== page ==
Virtual Queues Explained: The What, Why, and When
In this article our discussion is specific to Genesys Contact Center and the use of virtual queues for reporting purposes. We should clarify that this article is not about virtual queuing or the concept of receiving a callback instead of physically waiting for an agent. In Genesys software, virtual queues can be used to achieve greater call detail in real-time and historical reporting.
What is a Virtual Queue?
In Genesys, a virtual queue is a logical queue that represents an internal queue. To understand this statement, it is important to understand how the SIP Server manages a call. When a call arrives at the SIP Server, the SIP Server parks the call and asks Genesys software URS (Universal Routing Software) for a destination for the call. When the SIP Server “parks” the call, it effectively places the call in its large single internal generic queue. For the purposes of routing, no other steps are necessary since this generic queue allows for routing techniques such as skills-based routing. However, if you need to be able to differentiate or report on the type of calls, the internal queue will not provide that level of granularity. This is where virtual queues can help.
Why Use Virtual Queues?
As an example, what if you want a report on the count of assistance calls you received? How do you separate these calls from the other calls in the internal queue? Or, what if you want to know the average agent wait time, but there is a self-service IVR presented to the caller before they are queued for an agent? How would you separate the self-service IVR time from the actual agent wait time?
The answer is to use a virtual queue. The queue is considered virtual since the call is not actually queued there. Instead, the SIP Server associates the call with the virtual queue and generates additional event messages for the call that are relative to the virtual queue. These additional messages can then be used by client components such as real-time and historical reporting.
Let’s consider our assistance calls again. For these calls, in the routing logic, when the process of waiting for an agent starts, we request the SIP Server to associate the call with a specific virtual queue. In technical terms, this results in an event message that denotes the beginning of the association of the call with the virtual queue. In business terms, it denotes that the call has started waiting for an agent. And if you name your virtual queues with business terms, it also denotes the categorization of the call. When the call is delivered to the agent, a second event message is generated that denotes that the call is no longer associated with the virtual queue. In business terms, this denotes the end of the waiting time for an agent. The reporting platforms use these events to determine counts and durations. These in turn are used to calculate averages and other formula-based values.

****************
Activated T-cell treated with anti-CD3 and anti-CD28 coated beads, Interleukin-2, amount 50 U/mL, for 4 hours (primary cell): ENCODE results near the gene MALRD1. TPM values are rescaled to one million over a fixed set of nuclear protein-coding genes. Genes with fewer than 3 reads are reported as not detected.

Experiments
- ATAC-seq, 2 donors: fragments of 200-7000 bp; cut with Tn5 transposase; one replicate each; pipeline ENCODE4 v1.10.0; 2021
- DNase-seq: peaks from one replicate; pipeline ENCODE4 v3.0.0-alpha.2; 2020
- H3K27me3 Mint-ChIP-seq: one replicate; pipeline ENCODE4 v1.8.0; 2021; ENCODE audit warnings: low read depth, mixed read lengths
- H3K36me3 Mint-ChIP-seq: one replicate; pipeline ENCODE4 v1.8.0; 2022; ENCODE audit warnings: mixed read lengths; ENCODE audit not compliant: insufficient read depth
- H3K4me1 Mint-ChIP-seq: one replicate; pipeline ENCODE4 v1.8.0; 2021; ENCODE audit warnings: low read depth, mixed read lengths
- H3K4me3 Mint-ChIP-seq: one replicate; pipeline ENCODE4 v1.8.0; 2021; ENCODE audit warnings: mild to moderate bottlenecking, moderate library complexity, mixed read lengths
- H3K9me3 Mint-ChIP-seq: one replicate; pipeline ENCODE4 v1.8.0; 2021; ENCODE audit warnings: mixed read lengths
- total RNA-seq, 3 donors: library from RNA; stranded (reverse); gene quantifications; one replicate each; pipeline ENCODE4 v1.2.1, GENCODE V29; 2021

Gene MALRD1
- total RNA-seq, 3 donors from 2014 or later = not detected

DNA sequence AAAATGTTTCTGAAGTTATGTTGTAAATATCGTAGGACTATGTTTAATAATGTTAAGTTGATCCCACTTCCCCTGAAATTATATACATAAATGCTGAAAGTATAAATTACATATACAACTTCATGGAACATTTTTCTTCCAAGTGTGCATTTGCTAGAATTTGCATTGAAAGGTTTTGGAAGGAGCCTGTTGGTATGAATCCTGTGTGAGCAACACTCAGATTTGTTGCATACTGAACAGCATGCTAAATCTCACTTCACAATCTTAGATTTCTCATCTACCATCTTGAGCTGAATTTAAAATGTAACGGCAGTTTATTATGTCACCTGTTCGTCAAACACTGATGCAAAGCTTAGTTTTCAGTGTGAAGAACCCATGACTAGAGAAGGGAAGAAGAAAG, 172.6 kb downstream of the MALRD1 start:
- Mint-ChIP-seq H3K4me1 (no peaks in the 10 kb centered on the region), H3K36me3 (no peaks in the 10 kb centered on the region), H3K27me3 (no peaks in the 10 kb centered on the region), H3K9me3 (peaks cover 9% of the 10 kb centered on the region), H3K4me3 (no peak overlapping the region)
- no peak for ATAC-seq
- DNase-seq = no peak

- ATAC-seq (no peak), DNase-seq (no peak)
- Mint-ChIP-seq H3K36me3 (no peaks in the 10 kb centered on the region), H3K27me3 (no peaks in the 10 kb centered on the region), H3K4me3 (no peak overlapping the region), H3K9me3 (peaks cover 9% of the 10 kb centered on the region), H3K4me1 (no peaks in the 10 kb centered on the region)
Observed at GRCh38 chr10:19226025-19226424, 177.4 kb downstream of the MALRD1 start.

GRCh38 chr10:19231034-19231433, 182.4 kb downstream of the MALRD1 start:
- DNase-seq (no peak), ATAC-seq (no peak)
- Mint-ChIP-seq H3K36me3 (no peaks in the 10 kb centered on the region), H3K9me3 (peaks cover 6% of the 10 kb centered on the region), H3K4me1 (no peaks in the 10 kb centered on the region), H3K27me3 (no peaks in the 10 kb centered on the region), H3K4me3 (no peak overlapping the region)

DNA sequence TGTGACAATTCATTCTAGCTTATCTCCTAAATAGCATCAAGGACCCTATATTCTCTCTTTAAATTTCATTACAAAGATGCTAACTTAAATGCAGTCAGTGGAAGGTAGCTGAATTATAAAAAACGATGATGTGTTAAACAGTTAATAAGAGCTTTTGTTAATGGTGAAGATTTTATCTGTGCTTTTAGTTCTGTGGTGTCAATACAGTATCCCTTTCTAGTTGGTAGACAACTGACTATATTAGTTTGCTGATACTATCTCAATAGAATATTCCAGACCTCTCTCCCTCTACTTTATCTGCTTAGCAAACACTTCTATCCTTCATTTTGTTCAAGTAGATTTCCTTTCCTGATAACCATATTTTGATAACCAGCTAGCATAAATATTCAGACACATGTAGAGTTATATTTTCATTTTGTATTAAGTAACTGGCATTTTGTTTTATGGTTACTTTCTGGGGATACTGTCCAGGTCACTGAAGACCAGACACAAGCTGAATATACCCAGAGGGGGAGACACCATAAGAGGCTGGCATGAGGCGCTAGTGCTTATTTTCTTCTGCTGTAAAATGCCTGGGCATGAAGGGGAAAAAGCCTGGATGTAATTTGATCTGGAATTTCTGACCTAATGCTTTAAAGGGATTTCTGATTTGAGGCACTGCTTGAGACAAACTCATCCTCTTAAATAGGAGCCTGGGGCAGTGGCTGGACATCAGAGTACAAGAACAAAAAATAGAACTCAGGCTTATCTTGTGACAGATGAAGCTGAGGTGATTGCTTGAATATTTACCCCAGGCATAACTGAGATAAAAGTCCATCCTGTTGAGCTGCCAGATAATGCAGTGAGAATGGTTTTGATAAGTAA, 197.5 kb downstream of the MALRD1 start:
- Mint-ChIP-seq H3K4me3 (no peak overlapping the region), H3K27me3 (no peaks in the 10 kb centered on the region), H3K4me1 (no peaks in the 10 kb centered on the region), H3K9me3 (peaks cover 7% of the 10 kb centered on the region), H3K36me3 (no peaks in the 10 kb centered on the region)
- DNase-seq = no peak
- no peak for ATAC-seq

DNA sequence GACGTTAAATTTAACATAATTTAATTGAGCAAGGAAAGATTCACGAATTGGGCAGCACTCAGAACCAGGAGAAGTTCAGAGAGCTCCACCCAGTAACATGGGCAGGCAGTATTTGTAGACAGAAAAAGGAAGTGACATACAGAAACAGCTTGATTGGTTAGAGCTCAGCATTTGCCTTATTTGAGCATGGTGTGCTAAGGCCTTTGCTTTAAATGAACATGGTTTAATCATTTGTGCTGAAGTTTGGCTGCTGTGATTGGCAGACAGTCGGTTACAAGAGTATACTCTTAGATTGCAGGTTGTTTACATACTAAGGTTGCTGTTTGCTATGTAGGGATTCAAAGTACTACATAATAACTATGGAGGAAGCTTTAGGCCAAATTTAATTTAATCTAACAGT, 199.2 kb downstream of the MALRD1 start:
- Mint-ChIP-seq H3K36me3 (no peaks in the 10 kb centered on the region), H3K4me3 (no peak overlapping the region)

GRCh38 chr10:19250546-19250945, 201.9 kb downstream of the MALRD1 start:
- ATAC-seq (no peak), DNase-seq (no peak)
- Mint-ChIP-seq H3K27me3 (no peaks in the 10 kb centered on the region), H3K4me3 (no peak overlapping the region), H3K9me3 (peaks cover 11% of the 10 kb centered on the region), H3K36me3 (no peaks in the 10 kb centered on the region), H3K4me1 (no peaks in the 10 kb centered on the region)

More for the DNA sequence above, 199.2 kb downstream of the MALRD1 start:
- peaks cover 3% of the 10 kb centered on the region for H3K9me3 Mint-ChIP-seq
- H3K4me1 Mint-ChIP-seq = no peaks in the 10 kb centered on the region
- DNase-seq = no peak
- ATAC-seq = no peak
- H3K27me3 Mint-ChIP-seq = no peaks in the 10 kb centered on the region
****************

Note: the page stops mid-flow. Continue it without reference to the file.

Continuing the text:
When to Use Virtual Queues
Now that we have a better understanding of what a virtual queue is and why we would use one, let’s talk about when to use one. The typical use is to group calls. In most call centers, customers call with a purpose. From a business perspective, there is a need to report on calls by their purpose. Using a virtual queue for each purpose would allow for the desired reporting. Further, there is no limit to the number of virtual queues a call can be associated with. This means you can also use virtual queues to group calls in different ways. For example, you could use a virtual queue to count calls relative to a location, as well as another virtual queue to count calls for specific purposes. But a word of caution here. When calls are associated with the virtual queue, the start time for that context is set. If you associate early in the routing flow, this means the wait time will be from that point until the call is hung up or delivered to an agent. If you use this duration in a reporting calculation, make sure you understand what it really means. For example, if you are want it to mean that the call was offered to an agent at a site, then associate to the site virtual queue at the same point you associate with the call type virtual queue.
Steps to Create a Virtual Queue
To create a Genesys virtual queue within your configuration environment, navigate to your “Switch” object. Under the “DNs” folder, create a new “DN” object. Select the type as “Virtual Queue.” Give it a unique name, and set the alias field to the same value as the name. Now you can use the virtual queue on your target block in the “Virtual Queue” field.
The use of virtual queues can amplify the amount of detailed information about how well your contact center is meeting the needs of customers. For more information on how to improve your contact center’s performance using virtual queues and other call center technology best practices, feel free to reach out to us.